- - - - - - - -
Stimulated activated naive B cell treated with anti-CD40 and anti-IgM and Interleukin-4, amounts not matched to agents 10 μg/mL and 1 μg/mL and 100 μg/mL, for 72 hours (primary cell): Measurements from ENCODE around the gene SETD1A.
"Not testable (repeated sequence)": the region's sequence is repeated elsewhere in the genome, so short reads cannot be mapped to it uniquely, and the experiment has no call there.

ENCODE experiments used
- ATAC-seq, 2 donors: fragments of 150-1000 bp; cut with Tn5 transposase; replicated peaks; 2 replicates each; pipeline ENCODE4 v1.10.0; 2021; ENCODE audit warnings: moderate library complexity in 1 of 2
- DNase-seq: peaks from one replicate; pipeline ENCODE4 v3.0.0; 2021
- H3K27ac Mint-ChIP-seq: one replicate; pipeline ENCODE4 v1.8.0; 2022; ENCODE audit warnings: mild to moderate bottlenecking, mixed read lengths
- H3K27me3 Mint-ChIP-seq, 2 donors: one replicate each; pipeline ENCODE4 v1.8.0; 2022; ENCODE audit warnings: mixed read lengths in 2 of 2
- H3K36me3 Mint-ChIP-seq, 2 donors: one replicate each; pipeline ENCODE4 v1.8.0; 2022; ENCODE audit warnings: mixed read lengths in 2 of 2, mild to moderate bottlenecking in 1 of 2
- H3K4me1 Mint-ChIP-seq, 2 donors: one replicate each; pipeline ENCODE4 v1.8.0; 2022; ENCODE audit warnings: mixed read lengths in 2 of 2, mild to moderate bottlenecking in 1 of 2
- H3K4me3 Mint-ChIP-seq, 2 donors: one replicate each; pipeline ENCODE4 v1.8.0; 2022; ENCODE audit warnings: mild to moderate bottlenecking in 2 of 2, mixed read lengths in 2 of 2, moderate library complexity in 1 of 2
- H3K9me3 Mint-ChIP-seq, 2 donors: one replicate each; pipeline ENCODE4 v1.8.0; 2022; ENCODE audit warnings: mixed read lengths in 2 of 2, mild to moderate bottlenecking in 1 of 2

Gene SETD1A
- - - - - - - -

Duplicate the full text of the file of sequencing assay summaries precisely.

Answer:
Stimulated activated naive B cell treated with anti-CD40 and anti-IgM and Interleukin-4, amounts not matched to agents 10 μg/mL and 1 μg/mL and 100 μg/mL, for 72 hours (primary cell): Measurements from ENCODE around the gene SETD1A.
"Not testable (repeated sequence)": the region's sequence is repeated elsewhere in the genome, so short reads cannot be mapped to it uniquely, and the experiment has no call there.

ENCODE experiments used
- ATAC-seq, 2 donors: fragments of 150-1000 bp; cut with Tn5 transposase; replicated peaks; 2 replicates each; pipeline ENCODE4 v1.10.0; 2021; ENCODE audit warnings: moderate library complexity in 1 of 2
- DNase-seq: peaks from one replicate; pipeline ENCODE4 v3.0.0; 2021
- H3K27ac Mint-ChIP-seq: one replicate; pipeline ENCODE4 v1.8.0; 2022; ENCODE audit warnings: mild to moderate bottlenecking, mixed read lengths
- H3K27me3 Mint-ChIP-seq, 2 donors: one replicate each; pipeline ENCODE4 v1.8.0; 2022; ENCODE audit warnings: mixed read lengths in 2 of 2
- H3K36me3 Mint-ChIP-seq, 2 donors: one replicate each; pipeline ENCODE4 v1.8.0; 2022; ENCODE audit warnings: mixed read lengths in 2 of 2, mild to moderate bottlenecking in 1 of 2
- H3K4me1 Mint-ChIP-seq, 2 donors: one replicate each; pipeline ENCODE4 v1.8.0; 2022; ENCODE audit warnings: mixed read lengths in 2 of 2, mild to moderate bottlenecking in 1 of 2
- H3K4me3 Mint-ChIP-seq, 2 donors: one replicate each; pipeline ENCODE4 v1.8.0; 2022; ENCODE audit warnings: mild to moderate bottlenecking in 2 of 2, mixed read lengths in 2 of 2, moderate library complexity in 1 of 2
- H3K9me3 Mint-ChIP-seq, 2 donors: one replicate each; pipeline ENCODE4 v1.8.0; 2022; ENCODE audit warnings: mixed read lengths in 2 of 2, mild to moderate bottlenecking in 1 of 2

Gene SETD1A